• JS 12:15 on 2020-03-08 Permalink

              I wanna see a coyote! I wonder if the coyote hotline can give you useful spotting tips, eg best location & time of day, etc.

            • Kate 13:17 on 2020-03-08 Permalink

              Well, hang around the area now known as Frederick-Back Park with a raw steak in your hand, and you very well might.

            • denpanosekai 19:03 on 2020-03-08 Permalink

              I had one in my Crawford Park backyard a couple years ago. It was trying to eat my meat pies cooling outside. Gonna guess there’s a few around the Douglas/Angrygnome.

            • Francesco 20:59 on 2020-03-08 Permalink


            • Kate 08:15 on 2020-03-09 Permalink

              denpanosekai, I’m enjoying the sheer cartoon-ness of pies cooling on a windowsill when the coyote turns up.

          • Kate 08:56 on 2020-03-08 Permalink | Reply  

            On Women’s Day, Valérie Plante talks about the particular problems faced by women in politics.

            • Ian 21:31 on 2020-03-09 Permalink

              Funny how she doesn’t talk about hanging Montgomery out to dry. The photo op on Dec 6 has them as sisters-in-arms, and on many occasions Montgomery was presented (like Plante) as a champion of women’s rights.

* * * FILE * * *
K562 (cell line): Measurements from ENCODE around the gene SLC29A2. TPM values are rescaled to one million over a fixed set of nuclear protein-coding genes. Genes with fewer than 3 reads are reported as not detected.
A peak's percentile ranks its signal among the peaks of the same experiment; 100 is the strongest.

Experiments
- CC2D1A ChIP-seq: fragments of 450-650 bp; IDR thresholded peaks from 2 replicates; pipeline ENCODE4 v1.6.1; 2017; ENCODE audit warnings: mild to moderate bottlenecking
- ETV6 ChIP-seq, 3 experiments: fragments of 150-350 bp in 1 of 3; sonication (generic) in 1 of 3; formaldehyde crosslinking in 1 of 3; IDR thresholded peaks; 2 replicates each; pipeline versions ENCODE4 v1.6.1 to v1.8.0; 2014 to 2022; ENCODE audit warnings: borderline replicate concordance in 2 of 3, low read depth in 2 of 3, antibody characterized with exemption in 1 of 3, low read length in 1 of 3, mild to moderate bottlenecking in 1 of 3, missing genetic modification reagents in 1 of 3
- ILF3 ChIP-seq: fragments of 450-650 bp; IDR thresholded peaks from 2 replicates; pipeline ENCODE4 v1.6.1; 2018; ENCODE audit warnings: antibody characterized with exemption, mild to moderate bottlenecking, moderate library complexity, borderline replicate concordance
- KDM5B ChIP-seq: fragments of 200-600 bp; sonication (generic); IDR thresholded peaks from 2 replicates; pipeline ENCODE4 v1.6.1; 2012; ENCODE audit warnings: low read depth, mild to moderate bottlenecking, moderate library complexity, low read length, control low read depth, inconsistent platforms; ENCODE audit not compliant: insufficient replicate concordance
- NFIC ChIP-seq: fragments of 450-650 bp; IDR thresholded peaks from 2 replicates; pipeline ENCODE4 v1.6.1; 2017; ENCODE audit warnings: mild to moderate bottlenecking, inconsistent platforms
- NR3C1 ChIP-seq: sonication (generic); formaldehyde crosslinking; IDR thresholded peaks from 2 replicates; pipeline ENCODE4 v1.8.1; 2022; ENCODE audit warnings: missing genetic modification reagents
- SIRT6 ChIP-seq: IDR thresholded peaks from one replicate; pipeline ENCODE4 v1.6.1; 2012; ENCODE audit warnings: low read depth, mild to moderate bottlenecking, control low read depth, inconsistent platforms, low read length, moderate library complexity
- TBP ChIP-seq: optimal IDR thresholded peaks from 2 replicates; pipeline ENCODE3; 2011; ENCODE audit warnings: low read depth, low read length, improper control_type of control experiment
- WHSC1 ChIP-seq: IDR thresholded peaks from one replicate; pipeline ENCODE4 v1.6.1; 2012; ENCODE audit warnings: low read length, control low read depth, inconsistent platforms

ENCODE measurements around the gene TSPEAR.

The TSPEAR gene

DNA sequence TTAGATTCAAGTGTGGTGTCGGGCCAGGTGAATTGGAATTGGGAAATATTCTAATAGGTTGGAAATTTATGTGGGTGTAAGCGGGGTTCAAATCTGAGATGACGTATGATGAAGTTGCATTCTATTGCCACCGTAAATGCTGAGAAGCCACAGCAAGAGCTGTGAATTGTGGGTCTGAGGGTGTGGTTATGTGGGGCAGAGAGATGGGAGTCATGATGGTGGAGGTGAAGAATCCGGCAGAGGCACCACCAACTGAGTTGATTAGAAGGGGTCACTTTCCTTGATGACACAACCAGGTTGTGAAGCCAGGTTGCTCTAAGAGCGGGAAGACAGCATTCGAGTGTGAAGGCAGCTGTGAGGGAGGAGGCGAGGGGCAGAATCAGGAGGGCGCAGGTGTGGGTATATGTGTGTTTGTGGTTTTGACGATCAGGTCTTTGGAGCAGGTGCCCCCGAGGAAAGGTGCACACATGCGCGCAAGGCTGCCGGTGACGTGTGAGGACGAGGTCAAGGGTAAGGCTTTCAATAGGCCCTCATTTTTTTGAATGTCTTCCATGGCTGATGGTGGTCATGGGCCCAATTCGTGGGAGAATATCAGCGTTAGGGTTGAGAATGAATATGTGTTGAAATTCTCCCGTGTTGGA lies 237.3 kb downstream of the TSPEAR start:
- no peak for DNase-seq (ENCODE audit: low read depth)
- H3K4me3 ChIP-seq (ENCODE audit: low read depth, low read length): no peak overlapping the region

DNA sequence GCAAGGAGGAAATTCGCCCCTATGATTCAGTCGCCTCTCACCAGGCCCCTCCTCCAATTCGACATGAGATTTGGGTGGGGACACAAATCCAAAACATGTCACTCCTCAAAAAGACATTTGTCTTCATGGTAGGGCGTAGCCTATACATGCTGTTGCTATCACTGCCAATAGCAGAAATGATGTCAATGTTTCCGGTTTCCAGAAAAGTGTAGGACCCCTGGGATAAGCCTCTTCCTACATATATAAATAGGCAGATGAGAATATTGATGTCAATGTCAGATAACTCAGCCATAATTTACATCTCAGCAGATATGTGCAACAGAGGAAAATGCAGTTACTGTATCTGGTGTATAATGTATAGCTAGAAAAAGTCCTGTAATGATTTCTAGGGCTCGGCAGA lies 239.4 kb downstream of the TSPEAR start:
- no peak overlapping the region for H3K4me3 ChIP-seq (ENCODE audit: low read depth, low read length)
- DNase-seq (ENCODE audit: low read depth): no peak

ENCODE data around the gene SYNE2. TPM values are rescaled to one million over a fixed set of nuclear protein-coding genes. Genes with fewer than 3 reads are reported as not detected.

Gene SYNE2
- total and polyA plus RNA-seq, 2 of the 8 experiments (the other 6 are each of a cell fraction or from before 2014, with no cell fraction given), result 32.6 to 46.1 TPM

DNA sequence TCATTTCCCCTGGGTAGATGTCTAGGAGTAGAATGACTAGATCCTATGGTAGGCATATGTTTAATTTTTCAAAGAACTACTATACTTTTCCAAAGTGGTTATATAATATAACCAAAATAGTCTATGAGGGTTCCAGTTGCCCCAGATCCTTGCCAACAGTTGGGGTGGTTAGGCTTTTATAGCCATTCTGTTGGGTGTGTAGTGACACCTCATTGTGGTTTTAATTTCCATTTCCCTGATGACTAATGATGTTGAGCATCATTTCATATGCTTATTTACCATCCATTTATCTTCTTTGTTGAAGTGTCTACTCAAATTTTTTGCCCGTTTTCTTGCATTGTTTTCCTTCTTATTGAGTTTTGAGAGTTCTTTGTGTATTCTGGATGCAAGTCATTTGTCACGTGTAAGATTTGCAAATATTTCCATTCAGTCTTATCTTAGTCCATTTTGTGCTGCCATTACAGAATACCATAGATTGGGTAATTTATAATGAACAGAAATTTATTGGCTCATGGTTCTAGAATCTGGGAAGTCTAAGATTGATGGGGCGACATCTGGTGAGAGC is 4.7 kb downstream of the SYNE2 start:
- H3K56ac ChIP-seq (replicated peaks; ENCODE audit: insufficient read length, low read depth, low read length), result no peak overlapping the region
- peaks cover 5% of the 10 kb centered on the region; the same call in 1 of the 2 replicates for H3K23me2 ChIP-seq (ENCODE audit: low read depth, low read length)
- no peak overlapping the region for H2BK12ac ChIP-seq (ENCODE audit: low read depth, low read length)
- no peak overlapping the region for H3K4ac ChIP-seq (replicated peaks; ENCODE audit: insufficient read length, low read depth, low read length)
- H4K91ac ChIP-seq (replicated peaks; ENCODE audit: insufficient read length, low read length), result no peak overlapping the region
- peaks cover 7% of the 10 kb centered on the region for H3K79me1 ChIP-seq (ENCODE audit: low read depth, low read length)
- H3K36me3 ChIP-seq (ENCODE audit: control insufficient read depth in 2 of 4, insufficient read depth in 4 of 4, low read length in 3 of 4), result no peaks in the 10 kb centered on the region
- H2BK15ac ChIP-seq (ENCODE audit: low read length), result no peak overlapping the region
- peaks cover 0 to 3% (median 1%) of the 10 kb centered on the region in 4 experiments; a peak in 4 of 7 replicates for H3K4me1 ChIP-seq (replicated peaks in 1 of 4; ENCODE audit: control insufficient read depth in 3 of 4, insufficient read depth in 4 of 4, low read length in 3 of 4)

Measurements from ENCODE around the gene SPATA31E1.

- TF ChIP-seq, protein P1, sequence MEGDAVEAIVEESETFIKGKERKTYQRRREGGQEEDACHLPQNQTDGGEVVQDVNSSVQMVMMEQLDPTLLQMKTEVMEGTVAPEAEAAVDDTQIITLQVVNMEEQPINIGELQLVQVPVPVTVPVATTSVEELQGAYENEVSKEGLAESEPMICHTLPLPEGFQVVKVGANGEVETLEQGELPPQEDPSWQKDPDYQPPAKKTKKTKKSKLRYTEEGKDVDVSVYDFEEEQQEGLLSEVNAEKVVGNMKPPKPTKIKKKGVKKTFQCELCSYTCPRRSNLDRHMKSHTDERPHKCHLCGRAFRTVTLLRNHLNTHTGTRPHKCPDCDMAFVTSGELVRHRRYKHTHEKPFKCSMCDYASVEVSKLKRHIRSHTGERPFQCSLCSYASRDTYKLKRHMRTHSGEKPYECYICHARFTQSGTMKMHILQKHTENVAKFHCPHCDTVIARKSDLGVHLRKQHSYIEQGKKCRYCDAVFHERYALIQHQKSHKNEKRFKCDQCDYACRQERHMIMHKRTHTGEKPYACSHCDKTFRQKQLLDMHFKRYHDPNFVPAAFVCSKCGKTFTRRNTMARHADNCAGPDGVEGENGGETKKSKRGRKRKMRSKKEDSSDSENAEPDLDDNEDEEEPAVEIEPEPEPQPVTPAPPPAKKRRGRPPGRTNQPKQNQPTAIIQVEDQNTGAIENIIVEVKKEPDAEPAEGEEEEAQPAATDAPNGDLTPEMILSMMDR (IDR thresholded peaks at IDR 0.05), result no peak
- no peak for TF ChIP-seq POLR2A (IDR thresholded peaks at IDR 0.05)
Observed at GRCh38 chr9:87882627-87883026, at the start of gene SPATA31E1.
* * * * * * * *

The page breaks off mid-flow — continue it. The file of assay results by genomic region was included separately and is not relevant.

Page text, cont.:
And yet…

              “One of the questions they asked the chief of staff is why she doesn’t smile more. Montgomery has every right to be suspicious of the process, and wonder whether such a question would be posed to a man.

              It appears the Comptroller General recommended that the chief of staff not have contact with the top civil servants, and Plante wants her fired. This would appear to be a quid pro quo deal, demanded by a top civil servant as a precondition for agreeing to a departure package.

              While Plante denies she told Montgomery the aide had to be fired in order to smooth over a messy situation, the fact that the full report is not being made public, with reasonable redactions, ostensibly because Montgomery’s name is there, is suspicious.”


              Plante talks a good game, but just being a woman doesn’t make her a feminist. That comes from solidarity.

            • Joey 09:32 on 2020-03-10 Permalink

              Fortunately we have a man to clarify, on the day after International Women’s Day, whether or not and under what conditions the first woman to be elected mayor of Montreal can be considered to be a feminist.

            • Ian 11:22 on 2020-03-10 Permalink

              Oh, forgive me. Of course solidarity means nothing, one simply has to call oneself whatever they like. Thank you for white-knighting on Plante’s behalf, neatly redirecting any criticism of her hollow stance.

            • Michael Black 13:45 on 2020-03-10 Permalink

              It’s hard to follow what’s going on, but I saw those photos too of the two politicians, and it’s hard to believe they’ve fallen so far apart. Either it was fake in the first place, or it didn’t mean much when problems arose.